Iran and the six world powers have begun drafting the text of the nuclear deal after both sides found common ground on major sticky points.
Russian Foreign Minister Sergei Lavrov has said the delegates from Iran and the P5+1 powers have resolved "key aspects" during the marathon crunch talks in Lausanne, Switzerland though the self-imposed deadline of 31 March midnight was missed.
"We can quite certainly say that on all the key aspects of the final settlement of this problem, the ministers have reached principal consent that will be, hopefully in the next hours, maybe a day, put on paper. The experts were tasked with this," Lavrov told reporters on 1 April as the negotiations press on. It is still unclear how long the talks would go on.
The talks ended during the early hours of 1 April and are set to resume shortly.
The Russian top diplomat continued: "The agreement includes an all-encompassing approach to the settlement [of Iran's nuclear issue], including methods of verification of the nuclear programme's exclusively peaceful nature by the IAEA, as well as extensive provisions on lifting sanctions."
Nonetheless, Reuters cited an unnamed diplomat, who is involved in the talks as saying no such agreement has been reached which would facilitate drafting the text.
Tehran and the five permanent members of the UN Security Council – the US, Britain, France, China, and Russia – and Germany have been engaged in intense discussions to secure a deal on Iran's nuclear programme, which has been a thorny international issue for more than a decade.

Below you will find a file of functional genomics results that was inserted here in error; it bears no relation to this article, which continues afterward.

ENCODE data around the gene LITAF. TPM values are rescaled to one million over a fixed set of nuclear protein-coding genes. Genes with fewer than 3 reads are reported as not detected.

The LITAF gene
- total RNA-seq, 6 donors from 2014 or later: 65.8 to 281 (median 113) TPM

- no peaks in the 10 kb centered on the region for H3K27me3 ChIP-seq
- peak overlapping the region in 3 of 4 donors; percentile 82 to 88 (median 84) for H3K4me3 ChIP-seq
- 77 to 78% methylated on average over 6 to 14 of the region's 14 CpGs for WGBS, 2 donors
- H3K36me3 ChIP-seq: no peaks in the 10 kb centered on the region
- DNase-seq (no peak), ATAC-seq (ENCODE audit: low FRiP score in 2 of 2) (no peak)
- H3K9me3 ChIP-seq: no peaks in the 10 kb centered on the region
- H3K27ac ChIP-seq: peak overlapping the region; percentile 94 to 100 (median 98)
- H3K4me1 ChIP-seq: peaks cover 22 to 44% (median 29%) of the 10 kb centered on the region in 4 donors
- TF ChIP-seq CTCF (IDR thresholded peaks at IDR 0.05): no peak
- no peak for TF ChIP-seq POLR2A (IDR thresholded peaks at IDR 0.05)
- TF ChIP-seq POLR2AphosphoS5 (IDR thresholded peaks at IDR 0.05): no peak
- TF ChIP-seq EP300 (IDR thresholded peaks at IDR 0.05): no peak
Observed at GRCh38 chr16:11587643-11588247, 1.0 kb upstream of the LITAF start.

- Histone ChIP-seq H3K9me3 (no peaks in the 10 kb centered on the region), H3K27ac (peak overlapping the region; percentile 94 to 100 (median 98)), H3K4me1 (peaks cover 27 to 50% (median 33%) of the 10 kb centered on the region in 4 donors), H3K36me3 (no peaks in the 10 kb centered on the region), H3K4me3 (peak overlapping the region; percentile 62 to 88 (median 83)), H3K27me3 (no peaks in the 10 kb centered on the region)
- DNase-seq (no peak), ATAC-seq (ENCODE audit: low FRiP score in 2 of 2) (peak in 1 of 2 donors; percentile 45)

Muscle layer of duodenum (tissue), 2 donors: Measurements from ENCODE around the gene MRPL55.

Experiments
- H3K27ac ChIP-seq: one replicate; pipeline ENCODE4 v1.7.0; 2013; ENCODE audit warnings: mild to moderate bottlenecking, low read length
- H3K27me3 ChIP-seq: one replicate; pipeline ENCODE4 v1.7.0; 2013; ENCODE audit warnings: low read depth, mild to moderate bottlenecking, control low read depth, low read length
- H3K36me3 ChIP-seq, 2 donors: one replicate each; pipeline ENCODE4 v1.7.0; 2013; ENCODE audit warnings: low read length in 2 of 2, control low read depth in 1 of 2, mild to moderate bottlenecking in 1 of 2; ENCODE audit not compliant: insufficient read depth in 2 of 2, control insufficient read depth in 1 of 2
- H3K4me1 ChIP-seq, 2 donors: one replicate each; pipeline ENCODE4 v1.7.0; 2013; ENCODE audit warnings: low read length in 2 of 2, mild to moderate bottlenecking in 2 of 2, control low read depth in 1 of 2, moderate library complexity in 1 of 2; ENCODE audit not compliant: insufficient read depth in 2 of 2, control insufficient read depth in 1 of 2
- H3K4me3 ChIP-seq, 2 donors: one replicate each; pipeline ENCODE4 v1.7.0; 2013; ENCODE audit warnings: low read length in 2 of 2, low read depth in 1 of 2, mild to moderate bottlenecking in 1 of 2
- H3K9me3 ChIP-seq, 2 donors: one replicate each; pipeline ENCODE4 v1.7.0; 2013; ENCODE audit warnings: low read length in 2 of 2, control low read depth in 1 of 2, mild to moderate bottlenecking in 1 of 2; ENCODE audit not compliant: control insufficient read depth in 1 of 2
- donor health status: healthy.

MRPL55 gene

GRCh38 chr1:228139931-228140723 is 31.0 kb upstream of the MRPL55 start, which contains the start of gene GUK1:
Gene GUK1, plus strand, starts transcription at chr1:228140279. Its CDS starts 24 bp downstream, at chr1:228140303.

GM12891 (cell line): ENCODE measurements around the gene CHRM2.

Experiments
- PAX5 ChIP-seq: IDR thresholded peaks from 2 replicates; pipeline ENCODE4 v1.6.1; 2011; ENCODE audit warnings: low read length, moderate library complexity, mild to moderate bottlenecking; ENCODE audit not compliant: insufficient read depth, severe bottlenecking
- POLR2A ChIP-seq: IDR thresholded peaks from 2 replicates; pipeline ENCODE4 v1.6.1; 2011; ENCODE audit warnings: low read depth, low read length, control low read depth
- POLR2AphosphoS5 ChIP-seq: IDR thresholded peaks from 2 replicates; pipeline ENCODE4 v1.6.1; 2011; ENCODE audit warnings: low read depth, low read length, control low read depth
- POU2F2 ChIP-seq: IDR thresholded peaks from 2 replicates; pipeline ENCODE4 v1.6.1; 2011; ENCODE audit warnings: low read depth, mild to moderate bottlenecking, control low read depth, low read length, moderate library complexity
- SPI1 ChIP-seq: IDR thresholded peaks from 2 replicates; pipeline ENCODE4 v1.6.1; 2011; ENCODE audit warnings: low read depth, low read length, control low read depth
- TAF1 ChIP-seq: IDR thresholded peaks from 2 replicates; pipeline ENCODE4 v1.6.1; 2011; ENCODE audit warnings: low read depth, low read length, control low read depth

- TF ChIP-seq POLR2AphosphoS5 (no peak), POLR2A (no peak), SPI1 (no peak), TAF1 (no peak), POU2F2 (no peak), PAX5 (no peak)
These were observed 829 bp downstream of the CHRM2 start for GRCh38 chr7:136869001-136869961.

The US State Department spokesperson Marie Harf said: "We've made enough progress in the last days to merit staying until Wednesday. There are several difficult issues still remaining."
In addition to that, Washington has also hinted that the Obama administration's patience is running out over the discussions.
White House press secretary Josh Earnest said: "It's time for Iran to make the serious commitments that they know the international community is expecting them to make to reach an agreement. If we're not able to reach a political agreement, then we're not going to wait all the way until June 30th to walk away."
A preliminary accord is necessary for the permanent and comprehensive Iranian nuclear deal, the deadline for which is set in June, to end the 12-year-long impasse. The additional three months had been allotted to nail down the remaining complex differences in the deal.